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No. 51 (June 1965)
– 59 –


‘Maori Love Duets’

Kiwi EA-7in 45 EP.

‘Maori Love Duets’ features some very ordinary little love ditties which have been firm favourites for years. Though they are essentially of this modern day in their form and notation, these are genuinely Maori songs, and are presented here in a dignified manner which enhances them immeasurably.

The singers are Kiri Te Kawana and Hohepa (Joe) Mutu, neither of whom will need introduction to most readers. Joe Mutu has featured with distinction as a soloist on several records previously reviewed in this column. In their style they are somewhat reminiscent of the Ano Hato-Dean Waretini combination of yesteryear, though they have much more artistry ano polish. (And in saying this I do not wish to derogate Hato or Waretini, both of whom are firm favourites of mine.)

Ashley Heenan's curiously tripping and hauntingly evocative orchestral backgrounds are quite perfect, for they are subordinate to the singing yet completely complement it. In one place however, the lilting syncopation of the orchestra seems to have made Mr Mutu a shade uncertain of his tempo.

Of the songs presented, ‘Tahi Nei Taru Kino’ is my favourite. ‘Haere Mai e Hoa Ma’ makes a welcome appearance on record, I believe for the first time. The other tunes are ‘Hoki hoki’, ‘Hine e hine’ and ‘Matangi’. One other matter: I only wish that the record cover photographer had done as much justice to Miss Te Kanawa as did the cover of issue no. 49 of ‘Te Ao Hou’.

It is to be hoped that before long Kiwi will bring out another recording featuring the Te Kanawa - Mutu - Heenan combination. This record should be a firm favourite.

‘Favourite Hymns in Maori’

Kiwi EA-97, 7in 45 EP.

To the large repetoire of hymns recorded by Maori choirs has been added this attractive little disc from the St Faith's Church Choir of Ohinemutu, Rotorua. This recording should be of interest to many of those who have visited this historic lakeside church with its beautifully carved and decorated interior. The hymns are tastefully sung, without embroidery, yet with all of the power and fervour of which Maoris are capable in their religious singing.

‘The Legend of the Bridge’
Auckland in Song and Story

Kiwi EA-95, 7in 45 EP.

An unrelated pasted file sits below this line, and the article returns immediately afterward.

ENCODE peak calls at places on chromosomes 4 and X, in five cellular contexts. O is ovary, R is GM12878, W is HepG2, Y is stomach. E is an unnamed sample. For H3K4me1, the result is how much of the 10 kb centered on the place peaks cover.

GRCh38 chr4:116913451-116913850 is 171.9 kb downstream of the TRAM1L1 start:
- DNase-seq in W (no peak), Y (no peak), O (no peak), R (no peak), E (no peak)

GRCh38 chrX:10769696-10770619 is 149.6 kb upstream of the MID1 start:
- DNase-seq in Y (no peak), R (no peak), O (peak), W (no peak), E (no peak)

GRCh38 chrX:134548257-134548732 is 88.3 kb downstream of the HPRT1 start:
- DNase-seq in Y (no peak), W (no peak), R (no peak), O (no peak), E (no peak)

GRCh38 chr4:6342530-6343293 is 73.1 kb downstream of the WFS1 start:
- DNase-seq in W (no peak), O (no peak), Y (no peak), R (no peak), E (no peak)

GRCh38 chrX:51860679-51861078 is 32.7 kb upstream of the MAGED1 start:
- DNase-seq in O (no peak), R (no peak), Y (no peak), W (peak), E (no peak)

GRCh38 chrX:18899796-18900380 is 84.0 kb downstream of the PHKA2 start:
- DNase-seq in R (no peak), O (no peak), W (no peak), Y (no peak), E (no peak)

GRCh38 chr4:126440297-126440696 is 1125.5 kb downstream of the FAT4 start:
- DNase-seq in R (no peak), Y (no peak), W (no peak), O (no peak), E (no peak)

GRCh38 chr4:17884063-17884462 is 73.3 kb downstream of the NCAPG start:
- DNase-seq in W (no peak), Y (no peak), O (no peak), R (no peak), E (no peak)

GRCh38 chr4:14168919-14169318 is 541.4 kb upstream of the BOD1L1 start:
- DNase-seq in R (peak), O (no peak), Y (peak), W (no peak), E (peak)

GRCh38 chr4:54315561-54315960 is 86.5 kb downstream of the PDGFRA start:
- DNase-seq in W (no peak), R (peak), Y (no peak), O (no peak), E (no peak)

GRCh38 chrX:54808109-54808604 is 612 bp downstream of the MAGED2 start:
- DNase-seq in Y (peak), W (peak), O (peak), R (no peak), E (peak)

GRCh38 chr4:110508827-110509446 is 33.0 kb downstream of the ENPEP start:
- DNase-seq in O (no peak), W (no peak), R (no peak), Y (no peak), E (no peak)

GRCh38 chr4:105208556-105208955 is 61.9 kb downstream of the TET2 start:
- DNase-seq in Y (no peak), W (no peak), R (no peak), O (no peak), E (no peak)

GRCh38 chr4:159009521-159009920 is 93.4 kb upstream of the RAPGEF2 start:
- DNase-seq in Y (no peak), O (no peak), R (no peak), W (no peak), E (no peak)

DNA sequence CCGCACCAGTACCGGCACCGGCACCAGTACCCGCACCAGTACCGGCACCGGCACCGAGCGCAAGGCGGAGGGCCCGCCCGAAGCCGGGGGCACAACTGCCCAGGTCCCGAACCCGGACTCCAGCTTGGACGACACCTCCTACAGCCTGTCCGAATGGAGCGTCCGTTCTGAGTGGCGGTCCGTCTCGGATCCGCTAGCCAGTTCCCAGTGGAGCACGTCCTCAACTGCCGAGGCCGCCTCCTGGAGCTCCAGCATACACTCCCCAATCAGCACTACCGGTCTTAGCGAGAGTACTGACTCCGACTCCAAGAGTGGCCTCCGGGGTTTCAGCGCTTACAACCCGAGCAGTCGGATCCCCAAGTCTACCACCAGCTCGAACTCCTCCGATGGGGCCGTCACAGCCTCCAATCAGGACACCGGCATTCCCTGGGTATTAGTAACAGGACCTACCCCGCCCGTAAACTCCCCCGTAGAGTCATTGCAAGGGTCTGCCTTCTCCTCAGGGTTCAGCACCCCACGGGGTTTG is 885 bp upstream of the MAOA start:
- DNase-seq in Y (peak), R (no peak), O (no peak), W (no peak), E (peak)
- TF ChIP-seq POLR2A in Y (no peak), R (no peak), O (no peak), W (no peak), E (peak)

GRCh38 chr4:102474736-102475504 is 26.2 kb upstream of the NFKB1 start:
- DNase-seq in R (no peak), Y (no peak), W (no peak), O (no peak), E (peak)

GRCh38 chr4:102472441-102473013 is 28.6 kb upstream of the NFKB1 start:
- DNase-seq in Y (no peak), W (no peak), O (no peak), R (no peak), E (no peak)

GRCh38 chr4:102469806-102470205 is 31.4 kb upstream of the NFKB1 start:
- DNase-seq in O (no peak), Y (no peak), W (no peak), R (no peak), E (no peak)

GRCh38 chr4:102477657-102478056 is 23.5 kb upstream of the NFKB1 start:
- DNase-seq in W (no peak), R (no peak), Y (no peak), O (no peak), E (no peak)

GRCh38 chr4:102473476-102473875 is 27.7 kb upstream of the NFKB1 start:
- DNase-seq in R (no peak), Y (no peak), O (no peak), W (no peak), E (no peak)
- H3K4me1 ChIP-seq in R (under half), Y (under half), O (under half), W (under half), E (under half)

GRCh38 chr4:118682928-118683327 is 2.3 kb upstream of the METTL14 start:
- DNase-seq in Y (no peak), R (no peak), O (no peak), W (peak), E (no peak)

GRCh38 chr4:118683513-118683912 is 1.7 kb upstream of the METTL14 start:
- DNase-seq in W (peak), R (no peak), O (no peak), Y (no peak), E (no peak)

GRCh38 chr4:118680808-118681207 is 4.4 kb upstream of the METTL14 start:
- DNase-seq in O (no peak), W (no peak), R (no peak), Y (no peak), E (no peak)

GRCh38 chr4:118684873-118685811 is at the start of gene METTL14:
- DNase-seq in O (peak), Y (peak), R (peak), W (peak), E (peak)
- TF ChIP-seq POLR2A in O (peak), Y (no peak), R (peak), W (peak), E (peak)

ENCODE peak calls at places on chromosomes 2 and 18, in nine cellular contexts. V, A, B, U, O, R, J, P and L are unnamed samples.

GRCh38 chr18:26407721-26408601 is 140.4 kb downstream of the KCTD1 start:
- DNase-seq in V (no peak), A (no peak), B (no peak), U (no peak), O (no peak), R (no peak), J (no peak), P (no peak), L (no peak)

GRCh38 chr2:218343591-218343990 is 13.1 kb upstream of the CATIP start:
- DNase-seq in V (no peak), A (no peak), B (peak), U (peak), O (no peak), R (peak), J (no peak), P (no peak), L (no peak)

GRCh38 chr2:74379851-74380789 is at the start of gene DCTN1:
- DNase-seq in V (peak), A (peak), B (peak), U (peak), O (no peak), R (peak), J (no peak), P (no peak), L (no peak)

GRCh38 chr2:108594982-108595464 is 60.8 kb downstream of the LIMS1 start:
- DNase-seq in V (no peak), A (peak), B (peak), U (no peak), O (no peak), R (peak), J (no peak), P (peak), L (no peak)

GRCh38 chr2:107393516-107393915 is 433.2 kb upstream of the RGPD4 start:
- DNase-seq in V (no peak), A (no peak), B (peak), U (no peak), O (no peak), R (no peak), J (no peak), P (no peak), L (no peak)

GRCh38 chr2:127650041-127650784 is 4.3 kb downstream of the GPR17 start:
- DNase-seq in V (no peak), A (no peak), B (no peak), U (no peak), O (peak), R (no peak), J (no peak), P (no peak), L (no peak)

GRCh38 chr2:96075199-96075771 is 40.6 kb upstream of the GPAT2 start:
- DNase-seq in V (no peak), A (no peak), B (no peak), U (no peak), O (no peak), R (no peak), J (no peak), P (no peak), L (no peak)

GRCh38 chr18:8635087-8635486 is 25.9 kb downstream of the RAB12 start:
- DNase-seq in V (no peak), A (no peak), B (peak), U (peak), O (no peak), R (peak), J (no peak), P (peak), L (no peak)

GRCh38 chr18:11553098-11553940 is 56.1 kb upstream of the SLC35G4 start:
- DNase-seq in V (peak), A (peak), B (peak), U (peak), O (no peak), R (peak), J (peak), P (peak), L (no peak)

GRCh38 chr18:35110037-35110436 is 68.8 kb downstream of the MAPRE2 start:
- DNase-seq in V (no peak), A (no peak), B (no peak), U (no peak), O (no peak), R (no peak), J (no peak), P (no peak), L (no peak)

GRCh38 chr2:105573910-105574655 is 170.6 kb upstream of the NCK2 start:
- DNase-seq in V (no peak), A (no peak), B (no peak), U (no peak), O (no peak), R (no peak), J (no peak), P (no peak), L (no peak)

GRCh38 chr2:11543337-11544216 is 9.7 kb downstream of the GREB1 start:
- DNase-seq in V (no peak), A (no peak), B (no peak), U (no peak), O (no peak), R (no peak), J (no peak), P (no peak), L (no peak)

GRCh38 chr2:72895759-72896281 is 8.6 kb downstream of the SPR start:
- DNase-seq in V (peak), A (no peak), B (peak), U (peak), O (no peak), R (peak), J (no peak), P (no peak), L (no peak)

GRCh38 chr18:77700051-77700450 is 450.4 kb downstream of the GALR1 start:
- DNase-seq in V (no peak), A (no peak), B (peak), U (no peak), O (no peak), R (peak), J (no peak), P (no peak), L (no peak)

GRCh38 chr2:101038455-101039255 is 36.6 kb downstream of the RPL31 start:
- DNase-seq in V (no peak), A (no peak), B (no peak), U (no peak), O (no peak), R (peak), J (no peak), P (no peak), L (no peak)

This is an unexceptional little record which should appeal to Aucklanders and others as a souvenir of the undoubted Queen City of New Zealand. (Thus speaks an unabashed Aucklander!)

Side one is a reading of an old Maori legend, collected by A. W. Reed, of the patu paiarehe who built the first bridge across the Waitemata—apparently without the procrastination which attended the construction of its more famous successor. Harry Dansey has an excellent voice and as a Maori his pronunciation makes amends to some degree for that on some of the other spoken records which Kiwi have issued. The cover blurb very rightly describes Dansey as well qualified for ‘reading the legend on this record’. Unfortunately he does just that and no more. It is a dramatic legend and needs dramatic treatment, but here it is read calmly and dispassionately. The reading suffers from an inexcusable lack of production—inexcusable because it is so obvious. Mr Dansey deserves a better vehicle for his talents than this. I have no doubt that Kiwi is enterprising enogh to give it to him.

On the other side of the disc is Napi Waaka's Te Rangatahi group singing Tony Cook's song ‘Te Tokoroa’. This is quite pleasant listening.

An annual scholarship of £150 awarded by the Maori Education Foundation and sponsored by W. D. and H. O. Wills (N.Z.) Ltd., goes each year to a boy or girl whose academic ability and general character are particularly worthy of recognition.

This year the recipients are Tom Popata of Mt. Eden, Auckland, and Valerie Larkins of Oturu, Kaitaia. Tom is a pupil at St. Stephen's College and Valerie is at Queen Victoria School.

Another award of £150 is granted each year by the Foundation on behalf of the Lions Club of Wellington. This year it goes to Erica Wellington of Tutukaka, near Whangarei. Erica is a pupil at Auckland Girls' Grammar School.